It may have only been 23 days since Jimmy Floyd Hasselbaink was appointed as manager of League One outfit Northampton Town but there is a sense of all-too rare optimism growing around Sixfields.
The Cobblers have been in a gradual decline since Chris Wilder left to join up with his childhood team Sheffield United in May 2016, leaving on a high after a dramatic season in the club’s history.
Northampton’s future as a functioning Football League club was put into severe jeopardy this time two years ago when HM Revenue & Customs (HMRC) issued a winding-up petition worth £166,000, with rogue chairman David Cardoza separately owing Northampton Borough Council a staggering £10.25 million.
It was a saga that rattled on throughout the autumn, with Wilder himself getting involved with an impassioned speech following a 2-1 win over Notts County – a speech that will live long in the memory of Northampton supporters – urging Cardoza to vacate his role and accept takeover bids from others.
Salvation came in the form of Kelvin Thomas, the former Oxford United chairman, who came in and immediately wiped the debt owed to HMRC before injecting a sense of financial stability to the club.
What happened next will never be forgotten, with Wilder’s side somehow defying the odds and embarking on a miraculous League Two campaign, going 24 matches unbeaten in a romp to the title.
His eventual exit for hometown team Sheffield United that summer was as damaging as it was expected, and it was always going to be a tough task for whoever the new man was to keep up with the dizzy heights of the title-winning season under Wilder. Whilst Rob Page arrived from Port Vale and took Northampton’s unprecedented unbeaten run to 31 games, that’s as good as things ever got for him.
The 3-1 defeat away at Chesterfield was the beginning of the end for Page, who picked up eight defeats in ten league matches before being sacked after a humiliating 5-0 reverse at Bristol Rovers.
Whilst his replacement – former Gillingham manager Justin Edinburgh – managed to keep the Cobblers in League One last year, finishing four points clear of the relegation spots, there were enough warning signs that their progress made under Wilder was beginning to stagnate to raise concerns.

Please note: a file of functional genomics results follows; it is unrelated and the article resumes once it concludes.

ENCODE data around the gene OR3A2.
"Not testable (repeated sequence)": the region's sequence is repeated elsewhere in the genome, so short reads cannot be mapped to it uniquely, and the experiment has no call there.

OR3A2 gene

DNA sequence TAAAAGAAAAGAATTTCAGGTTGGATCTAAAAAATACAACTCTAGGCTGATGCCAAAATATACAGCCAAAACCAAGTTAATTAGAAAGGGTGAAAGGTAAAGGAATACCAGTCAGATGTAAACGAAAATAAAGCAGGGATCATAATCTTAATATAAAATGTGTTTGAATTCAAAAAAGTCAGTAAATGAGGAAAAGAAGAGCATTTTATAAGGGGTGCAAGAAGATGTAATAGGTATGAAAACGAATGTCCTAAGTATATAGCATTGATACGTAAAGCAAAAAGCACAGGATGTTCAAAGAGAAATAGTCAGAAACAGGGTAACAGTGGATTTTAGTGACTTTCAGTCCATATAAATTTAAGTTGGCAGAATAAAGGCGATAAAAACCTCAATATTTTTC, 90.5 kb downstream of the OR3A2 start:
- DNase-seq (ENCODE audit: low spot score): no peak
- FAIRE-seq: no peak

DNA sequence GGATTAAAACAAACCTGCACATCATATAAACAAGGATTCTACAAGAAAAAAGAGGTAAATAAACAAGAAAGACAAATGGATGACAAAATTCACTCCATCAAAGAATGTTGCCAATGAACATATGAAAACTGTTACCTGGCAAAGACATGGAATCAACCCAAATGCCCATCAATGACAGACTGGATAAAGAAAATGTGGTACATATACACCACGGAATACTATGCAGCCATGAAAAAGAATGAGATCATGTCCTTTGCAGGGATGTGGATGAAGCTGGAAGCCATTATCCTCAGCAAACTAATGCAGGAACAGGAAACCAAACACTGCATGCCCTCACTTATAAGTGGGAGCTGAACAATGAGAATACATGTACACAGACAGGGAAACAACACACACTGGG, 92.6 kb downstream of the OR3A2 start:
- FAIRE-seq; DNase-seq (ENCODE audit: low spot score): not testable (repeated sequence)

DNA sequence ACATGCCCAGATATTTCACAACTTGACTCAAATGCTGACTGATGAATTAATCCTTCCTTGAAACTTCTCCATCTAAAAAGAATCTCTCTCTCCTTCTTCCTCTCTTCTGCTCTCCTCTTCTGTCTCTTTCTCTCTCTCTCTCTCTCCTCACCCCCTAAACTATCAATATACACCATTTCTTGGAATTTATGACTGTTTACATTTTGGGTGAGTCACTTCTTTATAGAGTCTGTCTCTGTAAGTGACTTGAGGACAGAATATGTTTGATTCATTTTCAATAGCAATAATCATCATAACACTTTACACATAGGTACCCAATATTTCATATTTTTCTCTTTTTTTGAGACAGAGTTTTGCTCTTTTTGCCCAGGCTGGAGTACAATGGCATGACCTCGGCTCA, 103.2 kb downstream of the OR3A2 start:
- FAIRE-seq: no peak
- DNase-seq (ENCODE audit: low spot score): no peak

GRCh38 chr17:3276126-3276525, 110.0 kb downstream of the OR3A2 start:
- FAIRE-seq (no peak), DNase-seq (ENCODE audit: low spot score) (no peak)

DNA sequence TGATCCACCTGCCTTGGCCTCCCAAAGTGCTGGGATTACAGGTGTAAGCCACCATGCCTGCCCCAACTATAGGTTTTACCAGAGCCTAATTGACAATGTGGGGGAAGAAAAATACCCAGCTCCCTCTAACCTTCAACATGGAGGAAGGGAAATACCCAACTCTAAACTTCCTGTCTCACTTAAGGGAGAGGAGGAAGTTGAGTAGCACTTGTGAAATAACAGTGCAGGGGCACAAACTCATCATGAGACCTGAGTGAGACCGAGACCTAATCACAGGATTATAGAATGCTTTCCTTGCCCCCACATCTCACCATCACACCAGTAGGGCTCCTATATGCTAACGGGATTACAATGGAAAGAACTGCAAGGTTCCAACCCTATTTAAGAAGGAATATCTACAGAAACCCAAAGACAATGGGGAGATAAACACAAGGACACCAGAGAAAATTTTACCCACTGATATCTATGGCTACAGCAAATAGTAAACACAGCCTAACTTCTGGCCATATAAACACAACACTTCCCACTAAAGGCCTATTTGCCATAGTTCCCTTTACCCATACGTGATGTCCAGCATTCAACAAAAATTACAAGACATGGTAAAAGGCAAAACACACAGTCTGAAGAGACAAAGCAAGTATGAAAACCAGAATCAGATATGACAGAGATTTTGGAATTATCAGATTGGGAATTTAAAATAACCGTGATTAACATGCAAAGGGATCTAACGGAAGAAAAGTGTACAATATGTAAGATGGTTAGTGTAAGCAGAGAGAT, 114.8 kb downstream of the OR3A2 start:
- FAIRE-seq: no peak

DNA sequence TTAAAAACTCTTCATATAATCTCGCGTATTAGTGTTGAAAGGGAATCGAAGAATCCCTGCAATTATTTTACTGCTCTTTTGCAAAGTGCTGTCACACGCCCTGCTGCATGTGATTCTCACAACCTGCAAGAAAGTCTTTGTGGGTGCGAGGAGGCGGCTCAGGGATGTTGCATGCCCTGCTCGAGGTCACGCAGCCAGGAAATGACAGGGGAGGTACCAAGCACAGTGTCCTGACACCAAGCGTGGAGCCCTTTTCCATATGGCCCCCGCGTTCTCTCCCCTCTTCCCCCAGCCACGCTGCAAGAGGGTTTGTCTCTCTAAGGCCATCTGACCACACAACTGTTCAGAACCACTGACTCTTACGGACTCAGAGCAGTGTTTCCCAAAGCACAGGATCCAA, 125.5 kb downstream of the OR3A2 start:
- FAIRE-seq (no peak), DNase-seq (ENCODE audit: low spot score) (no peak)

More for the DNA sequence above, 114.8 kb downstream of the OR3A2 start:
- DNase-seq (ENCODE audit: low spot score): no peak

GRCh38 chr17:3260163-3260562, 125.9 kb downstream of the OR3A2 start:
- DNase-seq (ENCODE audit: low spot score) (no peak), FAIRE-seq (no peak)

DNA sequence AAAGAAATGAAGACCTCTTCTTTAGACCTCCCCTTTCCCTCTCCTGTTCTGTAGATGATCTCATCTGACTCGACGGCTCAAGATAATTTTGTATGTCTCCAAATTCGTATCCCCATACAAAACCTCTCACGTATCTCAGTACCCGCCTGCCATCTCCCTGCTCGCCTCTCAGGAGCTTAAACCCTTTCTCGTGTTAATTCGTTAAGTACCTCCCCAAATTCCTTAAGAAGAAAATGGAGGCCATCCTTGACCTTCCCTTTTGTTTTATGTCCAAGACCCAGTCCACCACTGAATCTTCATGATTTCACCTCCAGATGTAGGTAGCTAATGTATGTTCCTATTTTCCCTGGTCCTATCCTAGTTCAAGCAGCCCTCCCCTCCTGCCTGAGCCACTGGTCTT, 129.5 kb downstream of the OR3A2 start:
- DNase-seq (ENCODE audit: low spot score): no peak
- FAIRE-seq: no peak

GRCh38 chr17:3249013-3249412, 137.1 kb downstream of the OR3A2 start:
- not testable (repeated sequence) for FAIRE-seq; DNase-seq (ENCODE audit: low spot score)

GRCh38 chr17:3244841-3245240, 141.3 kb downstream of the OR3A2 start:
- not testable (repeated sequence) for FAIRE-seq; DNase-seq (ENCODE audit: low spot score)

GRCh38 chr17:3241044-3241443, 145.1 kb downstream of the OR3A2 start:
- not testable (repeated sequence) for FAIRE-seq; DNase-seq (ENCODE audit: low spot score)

These concerns were merely compounded after a woeful start to the new campaign, losing five games on the bounce to leave them rooted to the bottom of League One, and a change was desperately needed.
Whilst there was a palpable relief around Sixfields following Edinburgh’s departure – it is fair to say he had lost the home support after the 4-1 hammering at the hands of arch-rivals Peterborough – this was quickly replaced by an unfamiliar murmur of optimism upon Jimmy Floyd Hasselbaink’s arrival.
Chairman Kelvin Thomas wasted no time in announcing the ex-Chelsea star as manager, suggesting that he had been thinking about the appointment for some time and wanted to nail down his target quickly.
In Hasselbaink he found a man with previous at this level of football, starting Burton Albion’s unexpected rise to the Championship by earning promotion from League Two in his first year there.
In his opening outing with the press as manager of Northampton Town, as reported by the local news outlet Chronicle and Echo, he labelled the campaign ahead a ‘project’ – and that’s a suitable assessment.
He said: “I was very eager to get back. But I was only eager for the right opportunity, for the right project, and I think this is the right project for me.”
Whilst many will be wondering whether he would bring the same sort of attacking flair that he showed as a player, it seems that his managerial style has taken a different route in recent years.
At Burton Albion he built a name for himself on defensive stability and rigid organisation, with the Brewers keeping 21 clean sheets in his 50 league matches there, and that’s what the Cobblers need.
Despite enduring a less successful stint at Queens Park Rangers more recently – winning just 30% of his matches before getting the boot – he’s still held in high regard by journalists in and around the Football League. Talking about his managerial qualifications, Burton Mail’s Joshua Murray wrote: